Every Time A Rainbow Dies; Rita Williams Garcia

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In a love story that glows like the many-colored silk skirt that is its symbolic centerpiece, Rita Williams-Garcia takes her place as a major young-adult novelist. This book, with a strong lyrical voice, fulfills the promise the author showed in her widely acclaimed earlier novel, Like Sisters on the Homefront. With simplicity and a masterful control of pacing, Williams-Garcia builds a story that aches with the longing of two young lovers in a dance of tentative approach and defensive retreat, and eventual trust and healing.

Both Thulani and his girlfriend Ysa have an isolating spiritual wound. Ever since his mother suddenly returned to their Jamaican home to die four years ago, Thulani, 16, has withdrawn from the brother and sister-in-law who have raised him and who want to "man him up." Thulani spends long hours on the roof of their brownstone alone with his beloved doves, and school is to him "simply the sitting place." One day he hears a scream and looks over the parapet to see a young woman being raped in the alley below. He rescues her, covers her nakedness, and takes her home, although she fights him every step of the way. Later, fascinated by her proud rejection and grace, he begins to seek her out and follow her in her colorful clothes. "Every time you step out," he tells her, "a rainbow must die." At first she rejects him angrily because he has seen her shamed, but then she shares her name, Ysa, and her fierce ambition to become a textile designer. Little by little they begin to reach out (and then pull back again), to comfort and strengthen each other.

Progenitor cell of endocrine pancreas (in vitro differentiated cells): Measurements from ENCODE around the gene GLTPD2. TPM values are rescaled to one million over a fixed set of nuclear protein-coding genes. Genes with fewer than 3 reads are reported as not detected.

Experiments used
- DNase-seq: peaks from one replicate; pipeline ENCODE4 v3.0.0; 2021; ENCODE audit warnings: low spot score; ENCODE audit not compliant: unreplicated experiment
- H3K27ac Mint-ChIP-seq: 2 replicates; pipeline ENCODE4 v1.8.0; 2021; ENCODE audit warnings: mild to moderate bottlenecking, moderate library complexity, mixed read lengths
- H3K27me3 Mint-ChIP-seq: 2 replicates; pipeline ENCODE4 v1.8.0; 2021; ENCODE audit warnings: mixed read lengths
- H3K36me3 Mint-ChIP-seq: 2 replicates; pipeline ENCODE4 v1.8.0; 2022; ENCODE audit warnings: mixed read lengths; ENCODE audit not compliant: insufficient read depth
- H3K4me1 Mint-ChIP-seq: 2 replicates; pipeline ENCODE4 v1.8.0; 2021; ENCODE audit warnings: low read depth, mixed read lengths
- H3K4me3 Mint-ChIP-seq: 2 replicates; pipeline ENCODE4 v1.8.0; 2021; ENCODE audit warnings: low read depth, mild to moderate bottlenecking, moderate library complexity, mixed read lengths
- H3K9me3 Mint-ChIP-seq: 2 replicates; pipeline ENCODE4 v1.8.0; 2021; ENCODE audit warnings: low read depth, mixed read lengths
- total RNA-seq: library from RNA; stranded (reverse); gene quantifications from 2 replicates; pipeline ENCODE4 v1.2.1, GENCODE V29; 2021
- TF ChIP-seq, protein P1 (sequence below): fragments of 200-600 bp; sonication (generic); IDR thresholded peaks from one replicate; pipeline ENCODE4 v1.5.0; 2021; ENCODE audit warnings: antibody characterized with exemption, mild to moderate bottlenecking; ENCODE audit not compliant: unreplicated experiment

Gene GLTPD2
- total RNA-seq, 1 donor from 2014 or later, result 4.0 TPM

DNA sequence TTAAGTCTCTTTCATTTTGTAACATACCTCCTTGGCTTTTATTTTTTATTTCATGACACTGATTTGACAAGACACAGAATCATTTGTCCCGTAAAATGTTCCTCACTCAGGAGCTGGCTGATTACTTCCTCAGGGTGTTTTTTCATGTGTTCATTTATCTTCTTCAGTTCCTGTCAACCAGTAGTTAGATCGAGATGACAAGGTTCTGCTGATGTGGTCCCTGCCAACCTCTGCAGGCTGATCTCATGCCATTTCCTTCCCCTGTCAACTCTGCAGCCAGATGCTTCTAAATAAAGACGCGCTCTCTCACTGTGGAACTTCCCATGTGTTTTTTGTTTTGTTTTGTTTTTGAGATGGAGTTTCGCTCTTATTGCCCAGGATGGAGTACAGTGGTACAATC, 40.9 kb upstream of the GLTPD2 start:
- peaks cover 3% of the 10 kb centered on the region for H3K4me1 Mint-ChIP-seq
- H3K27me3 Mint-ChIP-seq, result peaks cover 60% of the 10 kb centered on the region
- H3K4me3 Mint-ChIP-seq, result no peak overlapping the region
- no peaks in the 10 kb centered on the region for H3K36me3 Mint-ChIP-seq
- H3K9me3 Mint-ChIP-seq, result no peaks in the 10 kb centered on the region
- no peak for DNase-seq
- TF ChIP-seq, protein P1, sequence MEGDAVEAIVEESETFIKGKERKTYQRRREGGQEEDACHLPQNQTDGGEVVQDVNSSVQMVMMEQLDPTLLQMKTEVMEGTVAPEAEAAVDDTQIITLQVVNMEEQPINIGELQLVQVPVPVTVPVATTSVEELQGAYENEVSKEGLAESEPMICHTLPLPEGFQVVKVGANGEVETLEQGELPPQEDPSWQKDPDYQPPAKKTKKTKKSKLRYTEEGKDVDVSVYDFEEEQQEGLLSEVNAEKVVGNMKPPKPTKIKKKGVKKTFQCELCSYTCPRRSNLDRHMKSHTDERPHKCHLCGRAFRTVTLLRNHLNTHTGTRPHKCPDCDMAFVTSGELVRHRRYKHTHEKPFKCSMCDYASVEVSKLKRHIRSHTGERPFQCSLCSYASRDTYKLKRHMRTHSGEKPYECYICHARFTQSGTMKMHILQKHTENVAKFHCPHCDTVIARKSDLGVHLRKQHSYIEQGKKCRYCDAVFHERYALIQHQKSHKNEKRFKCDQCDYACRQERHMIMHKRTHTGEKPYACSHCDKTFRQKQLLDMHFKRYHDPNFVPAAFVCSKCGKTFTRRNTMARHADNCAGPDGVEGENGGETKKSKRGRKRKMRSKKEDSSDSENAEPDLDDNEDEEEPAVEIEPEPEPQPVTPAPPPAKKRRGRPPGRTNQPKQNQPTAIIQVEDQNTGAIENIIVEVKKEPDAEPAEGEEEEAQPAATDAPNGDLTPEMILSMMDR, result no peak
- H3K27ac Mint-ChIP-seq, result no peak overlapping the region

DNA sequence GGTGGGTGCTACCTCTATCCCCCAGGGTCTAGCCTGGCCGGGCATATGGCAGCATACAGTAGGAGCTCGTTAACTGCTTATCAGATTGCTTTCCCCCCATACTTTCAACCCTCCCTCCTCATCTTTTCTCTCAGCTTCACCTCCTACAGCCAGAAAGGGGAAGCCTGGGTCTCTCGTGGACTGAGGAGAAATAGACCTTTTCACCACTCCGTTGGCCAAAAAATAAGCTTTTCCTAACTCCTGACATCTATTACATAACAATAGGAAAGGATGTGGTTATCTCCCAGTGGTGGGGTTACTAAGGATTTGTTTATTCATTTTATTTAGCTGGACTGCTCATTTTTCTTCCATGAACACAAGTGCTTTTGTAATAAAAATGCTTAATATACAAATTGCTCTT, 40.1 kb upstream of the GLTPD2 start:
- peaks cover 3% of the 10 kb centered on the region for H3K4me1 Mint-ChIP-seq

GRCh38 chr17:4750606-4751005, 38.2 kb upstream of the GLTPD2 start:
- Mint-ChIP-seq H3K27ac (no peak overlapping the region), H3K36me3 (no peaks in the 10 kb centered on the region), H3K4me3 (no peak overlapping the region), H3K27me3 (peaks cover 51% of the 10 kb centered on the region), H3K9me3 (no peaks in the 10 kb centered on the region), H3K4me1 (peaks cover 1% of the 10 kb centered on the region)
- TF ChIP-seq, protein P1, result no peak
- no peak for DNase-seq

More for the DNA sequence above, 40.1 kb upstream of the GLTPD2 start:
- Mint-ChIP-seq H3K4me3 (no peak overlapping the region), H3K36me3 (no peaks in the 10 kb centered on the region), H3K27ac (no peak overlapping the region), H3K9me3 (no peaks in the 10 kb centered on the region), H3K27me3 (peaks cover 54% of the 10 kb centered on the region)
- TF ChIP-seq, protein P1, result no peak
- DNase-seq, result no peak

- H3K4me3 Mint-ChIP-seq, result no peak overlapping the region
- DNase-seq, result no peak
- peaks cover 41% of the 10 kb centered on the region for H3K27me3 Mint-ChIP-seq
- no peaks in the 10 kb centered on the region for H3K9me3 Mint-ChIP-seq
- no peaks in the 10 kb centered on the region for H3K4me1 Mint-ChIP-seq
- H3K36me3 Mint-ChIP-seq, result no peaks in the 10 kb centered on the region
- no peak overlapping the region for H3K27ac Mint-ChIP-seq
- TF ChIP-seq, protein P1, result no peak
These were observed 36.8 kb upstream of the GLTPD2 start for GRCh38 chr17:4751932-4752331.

January 31, 2001


About the Author

"I was born in Queens, N.Y, on April 13, 1957. My mother, Miss Essie, named me 'NoMo' immediately after my birth. Although I was her last child, I took my time making my appearance. I like to believe I was dreaming up a good story and wouldn’t budge until I was finished. Even now, my daughters call me 'Pokey Mom', because I slow poke around when they want to go-go-go.

"I learned to read early, and was aware of events going on as I grew up in the 60s. In the midst of real events, I daydreamed and wrote stories. Writing stories for young people is my passion and my mission. Teens will read. They hunger for stories that engage them and reflect their images and experiences."

Author of four award winning novels, Rita Williams-Garcia continues to break new ground in young people's literature. Known for their realistic portrayal of teens of color, Williams-Garcia's works have been recognized by the Coretta Scott King Award Committee, PEN Norma Klein, American Library Association, and Parents' Choice, among others. She recently served on the National Book Award Committee for Young People's Literature and is on faculty at Vermont College MFA Writing for Children and Young People.


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